Additionally, the mobile operator outlined its price range for the initial public listing, with the Vodafone Group aiming for between €22.50 and €29 per share. This would imply a market capitalisation of between €11.4bn and €14.7bn.
With the IPO expected to take place on March 18, Vodafone has already started offering shares to institutional investors, with €950m snatched up.
Digital Colony, the telecoms-focused wing of multi-billion private equity firm Colony Capital, has already called dibs on €500m worth of shares. This isn’t fresh ground for Digital Colony, which acquired Finland’s largest independent towers company, Digita Oy, in 2018. It also owns a significant stake in Stratto, a UK-based provider of indoor and small-scale cellular equipment.
Not-so-paltry towers to float: Vodafone reveals IPO plans for mega European masts bizREAD MORE
Per the terms of the deal, Digital Colony has agreed to a lock-up period of 180 calendar days, in which its holdings cannot be re-sold.
Singaporean equity fund RRJ agreed to buy the other €450m. RRJ has historically made private equity investments across the Asia-Pacific region. Although it has previously invested in telecoms businesses, Vantage Towers is nonetheless a bit of an aberration, given its European base.
Vodafone first announced plans to spin off its towers business in July of last year. The new entity would include 68,000 towers across nine European markets (Germany, Spain, Greece, Portugal, Czechia, Romania, Hungary, and Ireland), in addition to Voda's 33 per cent stake in Italian mobile infrastructure outfit INWIT.
In January of this year, Vodafone sweetened the pot by including its stake in UK tower business Cornerstone JV, a joint venture with rival O2 Telefonica.
In a statement, Vivek Badrinath, Vantage Towers CEO, said: "The Vantage Towers IPO is moving ahead at pace. Today's price range announcement is accompanied by the news that two leading global investors have committed to cornerstone our IPO with the purchase of €950m of shares at the offer price."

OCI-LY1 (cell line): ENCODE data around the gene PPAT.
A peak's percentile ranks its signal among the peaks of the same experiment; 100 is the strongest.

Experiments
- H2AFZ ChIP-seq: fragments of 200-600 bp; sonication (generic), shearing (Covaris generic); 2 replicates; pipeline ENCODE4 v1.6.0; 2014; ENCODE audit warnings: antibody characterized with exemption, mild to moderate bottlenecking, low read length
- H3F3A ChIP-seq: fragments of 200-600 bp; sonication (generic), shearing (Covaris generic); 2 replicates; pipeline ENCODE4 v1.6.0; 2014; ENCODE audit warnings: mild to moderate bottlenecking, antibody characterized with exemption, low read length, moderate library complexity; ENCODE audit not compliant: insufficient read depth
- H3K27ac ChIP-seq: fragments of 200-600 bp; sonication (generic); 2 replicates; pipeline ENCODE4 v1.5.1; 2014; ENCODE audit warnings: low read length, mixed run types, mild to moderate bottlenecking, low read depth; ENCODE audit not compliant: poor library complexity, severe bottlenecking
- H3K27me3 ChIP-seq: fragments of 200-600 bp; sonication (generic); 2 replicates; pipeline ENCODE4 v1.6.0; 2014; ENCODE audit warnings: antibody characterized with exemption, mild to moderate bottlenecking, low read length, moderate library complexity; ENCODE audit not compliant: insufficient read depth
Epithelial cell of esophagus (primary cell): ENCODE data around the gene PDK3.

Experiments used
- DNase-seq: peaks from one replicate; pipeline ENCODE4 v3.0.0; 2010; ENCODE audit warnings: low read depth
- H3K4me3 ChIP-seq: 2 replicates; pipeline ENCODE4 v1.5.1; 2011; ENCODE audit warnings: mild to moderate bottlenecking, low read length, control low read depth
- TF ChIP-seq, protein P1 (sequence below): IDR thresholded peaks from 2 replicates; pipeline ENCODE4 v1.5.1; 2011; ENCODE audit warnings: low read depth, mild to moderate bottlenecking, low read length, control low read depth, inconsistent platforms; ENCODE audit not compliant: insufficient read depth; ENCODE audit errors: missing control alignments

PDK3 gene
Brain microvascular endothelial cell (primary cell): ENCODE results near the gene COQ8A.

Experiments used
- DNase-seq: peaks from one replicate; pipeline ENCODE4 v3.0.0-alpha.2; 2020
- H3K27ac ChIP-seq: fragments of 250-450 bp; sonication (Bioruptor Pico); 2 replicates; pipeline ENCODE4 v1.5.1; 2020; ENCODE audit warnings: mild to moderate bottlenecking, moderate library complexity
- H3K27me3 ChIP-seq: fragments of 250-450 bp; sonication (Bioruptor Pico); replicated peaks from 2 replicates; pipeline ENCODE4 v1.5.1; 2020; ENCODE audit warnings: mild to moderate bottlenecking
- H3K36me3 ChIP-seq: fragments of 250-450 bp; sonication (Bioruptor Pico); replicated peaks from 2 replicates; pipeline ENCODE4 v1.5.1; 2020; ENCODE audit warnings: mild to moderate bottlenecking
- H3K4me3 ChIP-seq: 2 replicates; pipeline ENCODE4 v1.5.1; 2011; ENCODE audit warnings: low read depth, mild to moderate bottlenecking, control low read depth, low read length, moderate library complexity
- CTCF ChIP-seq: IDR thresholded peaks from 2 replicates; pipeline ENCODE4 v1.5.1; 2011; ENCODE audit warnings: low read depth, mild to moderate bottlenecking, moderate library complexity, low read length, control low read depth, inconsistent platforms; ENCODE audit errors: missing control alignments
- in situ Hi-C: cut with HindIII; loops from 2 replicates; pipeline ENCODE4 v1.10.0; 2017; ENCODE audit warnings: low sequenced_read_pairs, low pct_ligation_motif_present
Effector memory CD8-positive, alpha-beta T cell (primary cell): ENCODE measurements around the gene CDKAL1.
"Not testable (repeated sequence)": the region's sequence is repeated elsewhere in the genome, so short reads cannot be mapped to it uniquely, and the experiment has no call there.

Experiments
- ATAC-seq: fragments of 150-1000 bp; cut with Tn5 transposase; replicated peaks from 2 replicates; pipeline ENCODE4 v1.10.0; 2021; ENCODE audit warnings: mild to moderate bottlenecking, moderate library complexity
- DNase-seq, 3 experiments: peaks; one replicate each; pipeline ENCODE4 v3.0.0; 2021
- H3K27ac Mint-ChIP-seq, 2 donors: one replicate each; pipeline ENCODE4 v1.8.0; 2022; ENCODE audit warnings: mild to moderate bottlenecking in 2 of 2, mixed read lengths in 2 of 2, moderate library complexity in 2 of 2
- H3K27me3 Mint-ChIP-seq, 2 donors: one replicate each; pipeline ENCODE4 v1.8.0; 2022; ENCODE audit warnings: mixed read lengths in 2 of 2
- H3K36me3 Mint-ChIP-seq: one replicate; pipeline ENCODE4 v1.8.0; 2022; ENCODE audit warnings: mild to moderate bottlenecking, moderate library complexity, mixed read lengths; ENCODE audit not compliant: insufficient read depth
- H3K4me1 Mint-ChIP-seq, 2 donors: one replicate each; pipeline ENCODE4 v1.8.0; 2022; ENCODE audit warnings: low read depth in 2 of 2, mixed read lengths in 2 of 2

He added: "Demand for data and connectivity across Europe is powering growth in the towers sector. Our superior grid and leading market positions mean we are well placed to benefit from this growth and our recent financial results highlighted the good commercial and operational momentum across the business."
Vodafone isn’t the only outfit looking to divest its infrastructure business. Last November, CK Hutchinson agreed to sell its towers business to Spanish-based Cellnex for a cool €10bn. This deal, which includes 24,600 towers across six markets, has been structured across multiple tranches, with its conclusion expected to occur later this year.
Separately, in January of this year, Telefonica agreed to sell its majority stake in Telxius Telecom to the American Tower Corporation (ATC). In exchange for €7.7bn, ATC would get nearly 30 thousand mobile towers across Spain, Germany, and several Latin American markets, including Brazil, Chile, Argentina, and Peru.
For telecoms companies, which are faced with high capex costs and wafer-thin margins, divesting their infrastructure businesses provides an opportunity to raise large sums of fresh capital, which can be used in turn to pay down debt and fund further network investments. ®